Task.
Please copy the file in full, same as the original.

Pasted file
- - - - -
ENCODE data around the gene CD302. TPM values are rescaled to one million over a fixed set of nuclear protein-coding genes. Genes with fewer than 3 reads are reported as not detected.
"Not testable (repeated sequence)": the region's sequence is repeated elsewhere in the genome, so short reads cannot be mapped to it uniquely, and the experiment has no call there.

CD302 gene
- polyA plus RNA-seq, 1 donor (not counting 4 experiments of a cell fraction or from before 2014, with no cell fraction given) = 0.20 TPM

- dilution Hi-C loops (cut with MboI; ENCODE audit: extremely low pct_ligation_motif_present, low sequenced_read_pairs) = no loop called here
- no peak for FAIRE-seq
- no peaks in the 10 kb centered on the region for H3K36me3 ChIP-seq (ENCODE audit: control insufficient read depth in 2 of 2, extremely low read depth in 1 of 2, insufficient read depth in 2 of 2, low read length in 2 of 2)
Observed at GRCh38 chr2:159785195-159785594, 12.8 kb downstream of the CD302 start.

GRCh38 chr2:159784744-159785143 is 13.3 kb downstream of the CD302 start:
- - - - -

ENCODE data around the gene CD302. TPM values are rescaled to one million over a fixed set of nuclear protein-coding genes. Genes with fewer than 3 reads are reported as not detected.
"Not testable (repeated sequence)": the region's sequence is repeated elsewhere in the genome, so short reads cannot be mapped to it uniquely, and the experiment has no call there.

CD302 gene
- polyA plus RNA-seq, 1 donor (not counting 4 experiments of a cell fraction or from before 2014, with no cell fraction given) = 0.20 TPM

- dilution Hi-C loops (cut with MboI; ENCODE audit: extremely low pct_ligation_motif_present, low sequenced_read_pairs) = no loop called here
- no peak for FAIRE-seq
- no peaks in the 10 kb centered on the region for H3K36me3 ChIP-seq (ENCODE audit: control insufficient read depth in 2 of 2, extremely low read depth in 1 of 2, insufficient read depth in 2 of 2, low read length in 2 of 2)
Observed at GRCh38 chr2:159785195-159785594, 12.8 kb downstream of the CD302 start.

GRCh38 chr2:159784744-159785143 is 13.3 kb downstream of the CD302 start: